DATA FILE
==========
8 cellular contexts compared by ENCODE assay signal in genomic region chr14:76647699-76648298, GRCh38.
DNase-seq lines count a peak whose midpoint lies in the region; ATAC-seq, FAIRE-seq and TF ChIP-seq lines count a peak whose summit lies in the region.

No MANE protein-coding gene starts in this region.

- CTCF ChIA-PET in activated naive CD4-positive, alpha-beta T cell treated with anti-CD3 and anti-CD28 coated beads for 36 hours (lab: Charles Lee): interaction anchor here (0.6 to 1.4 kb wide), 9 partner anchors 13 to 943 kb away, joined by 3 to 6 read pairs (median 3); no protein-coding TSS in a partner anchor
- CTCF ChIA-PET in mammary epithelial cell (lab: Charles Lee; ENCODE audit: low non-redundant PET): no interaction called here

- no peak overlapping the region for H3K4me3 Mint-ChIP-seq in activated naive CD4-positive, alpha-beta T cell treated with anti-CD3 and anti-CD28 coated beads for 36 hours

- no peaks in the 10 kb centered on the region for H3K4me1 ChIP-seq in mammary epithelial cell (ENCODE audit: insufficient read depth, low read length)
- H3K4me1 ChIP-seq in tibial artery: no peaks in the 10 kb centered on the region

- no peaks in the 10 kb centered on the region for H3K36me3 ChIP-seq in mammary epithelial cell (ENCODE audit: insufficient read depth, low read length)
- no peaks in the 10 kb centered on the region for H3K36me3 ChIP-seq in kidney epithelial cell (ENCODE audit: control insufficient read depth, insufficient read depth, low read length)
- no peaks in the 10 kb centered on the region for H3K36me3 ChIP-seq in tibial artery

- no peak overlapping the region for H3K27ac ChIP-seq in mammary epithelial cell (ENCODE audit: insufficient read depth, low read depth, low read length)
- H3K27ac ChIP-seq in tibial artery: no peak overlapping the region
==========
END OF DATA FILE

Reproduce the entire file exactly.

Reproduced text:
8 cellular contexts compared by ENCODE assay signal in genomic region chr14:76647699-76648298, GRCh38.
DNase-seq lines count a peak whose midpoint lies in the region; ATAC-seq, FAIRE-seq and TF ChIP-seq lines count a peak whose summit lies in the region.

No MANE protein-coding gene starts in this region.

- CTCF ChIA-PET in activated naive CD4-positive, alpha-beta T cell treated with anti-CD3 and anti-CD28 coated beads for 36 hours (lab: Charles Lee): interaction anchor here (0.6 to 1.4 kb wide), 9 partner anchors 13 to 943 kb away, joined by 3 to 6 read pairs (median 3); no protein-coding TSS in a partner anchor
- CTCF ChIA-PET in mammary epithelial cell (lab: Charles Lee; ENCODE audit: low non-redundant PET): no interaction called here

- no peak overlapping the region for H3K4me3 Mint-ChIP-seq in activated naive CD4-positive, alpha-beta T cell treated with anti-CD3 and anti-CD28 coated beads for 36 hours

- no peaks in the 10 kb centered on the region for H3K4me1 ChIP-seq in mammary epithelial cell (ENCODE audit: insufficient read depth, low read length)
- H3K4me1 ChIP-seq in tibial artery: no peaks in the 10 kb centered on the region

- no peaks in the 10 kb centered on the region for H3K36me3 ChIP-seq in mammary epithelial cell (ENCODE audit: insufficient read depth, low read length)
- no peaks in the 10 kb centered on the region for H3K36me3 ChIP-seq in kidney epithelial cell (ENCODE audit: control insufficient read depth, insufficient read depth, low read length)
- no peaks in the 10 kb centered on the region for H3K36me3 ChIP-seq in tibial artery

- no peak overlapping the region for H3K27ac ChIP-seq in mammary epithelial cell (ENCODE audit: insufficient read depth, low read depth, low read length)
- H3K27ac ChIP-seq in tibial artery: no peak overlapping the region